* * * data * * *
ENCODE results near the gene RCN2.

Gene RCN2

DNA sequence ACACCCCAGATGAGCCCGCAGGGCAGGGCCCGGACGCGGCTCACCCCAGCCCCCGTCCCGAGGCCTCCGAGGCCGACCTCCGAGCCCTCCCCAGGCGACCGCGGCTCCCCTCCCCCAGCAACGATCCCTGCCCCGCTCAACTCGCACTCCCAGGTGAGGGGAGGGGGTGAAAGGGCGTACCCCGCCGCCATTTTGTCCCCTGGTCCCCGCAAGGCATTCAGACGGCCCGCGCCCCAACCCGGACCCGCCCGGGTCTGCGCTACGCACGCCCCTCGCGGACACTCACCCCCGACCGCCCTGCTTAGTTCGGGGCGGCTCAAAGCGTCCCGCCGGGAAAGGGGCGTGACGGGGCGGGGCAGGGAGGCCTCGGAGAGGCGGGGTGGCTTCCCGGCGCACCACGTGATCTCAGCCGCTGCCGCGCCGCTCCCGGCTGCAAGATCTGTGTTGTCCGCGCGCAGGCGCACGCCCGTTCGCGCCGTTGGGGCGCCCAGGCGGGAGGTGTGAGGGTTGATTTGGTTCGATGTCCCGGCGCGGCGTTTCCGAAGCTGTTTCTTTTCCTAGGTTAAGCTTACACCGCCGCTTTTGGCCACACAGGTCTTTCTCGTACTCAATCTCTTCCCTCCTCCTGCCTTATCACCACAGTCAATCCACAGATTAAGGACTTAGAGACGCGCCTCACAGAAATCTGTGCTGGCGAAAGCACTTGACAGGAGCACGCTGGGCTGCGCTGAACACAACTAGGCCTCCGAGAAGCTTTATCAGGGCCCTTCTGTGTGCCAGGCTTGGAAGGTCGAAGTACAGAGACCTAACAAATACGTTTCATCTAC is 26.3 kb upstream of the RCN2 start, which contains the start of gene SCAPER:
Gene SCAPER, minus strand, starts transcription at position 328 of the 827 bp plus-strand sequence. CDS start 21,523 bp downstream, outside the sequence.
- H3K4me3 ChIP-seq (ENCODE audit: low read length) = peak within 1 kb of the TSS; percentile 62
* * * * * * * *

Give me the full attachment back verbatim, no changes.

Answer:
ENCODE results near the gene RCN2.

Gene RCN2

DNA sequence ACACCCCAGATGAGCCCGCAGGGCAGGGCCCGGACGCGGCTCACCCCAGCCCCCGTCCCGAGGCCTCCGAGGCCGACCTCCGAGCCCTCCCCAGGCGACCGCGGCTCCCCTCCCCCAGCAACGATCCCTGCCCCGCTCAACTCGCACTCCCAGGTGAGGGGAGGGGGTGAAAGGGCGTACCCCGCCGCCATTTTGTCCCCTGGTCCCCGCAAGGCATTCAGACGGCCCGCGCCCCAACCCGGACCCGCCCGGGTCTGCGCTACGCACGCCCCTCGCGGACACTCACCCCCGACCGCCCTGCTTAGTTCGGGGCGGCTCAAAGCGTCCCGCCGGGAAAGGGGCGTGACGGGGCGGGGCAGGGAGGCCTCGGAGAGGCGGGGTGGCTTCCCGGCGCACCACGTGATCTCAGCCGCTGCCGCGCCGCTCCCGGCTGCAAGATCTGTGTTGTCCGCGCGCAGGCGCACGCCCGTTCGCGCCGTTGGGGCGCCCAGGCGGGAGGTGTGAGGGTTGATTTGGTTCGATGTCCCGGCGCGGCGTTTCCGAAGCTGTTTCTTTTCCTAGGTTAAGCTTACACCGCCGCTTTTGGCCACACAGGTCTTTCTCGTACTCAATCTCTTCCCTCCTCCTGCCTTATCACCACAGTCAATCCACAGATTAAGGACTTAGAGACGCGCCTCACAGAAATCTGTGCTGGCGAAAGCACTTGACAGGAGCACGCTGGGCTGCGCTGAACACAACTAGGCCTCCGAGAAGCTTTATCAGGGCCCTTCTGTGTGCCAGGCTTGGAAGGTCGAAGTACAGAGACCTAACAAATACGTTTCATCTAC is 26.3 kb upstream of the RCN2 start, which contains the start of gene SCAPER:
Gene SCAPER, minus strand, starts transcription at position 328 of the 827 bp plus-strand sequence. CDS start 21,523 bp downstream, outside the sequence.
- H3K4me3 ChIP-seq (ENCODE audit: low read length) = peak within 1 kb of the TSS; percentile 62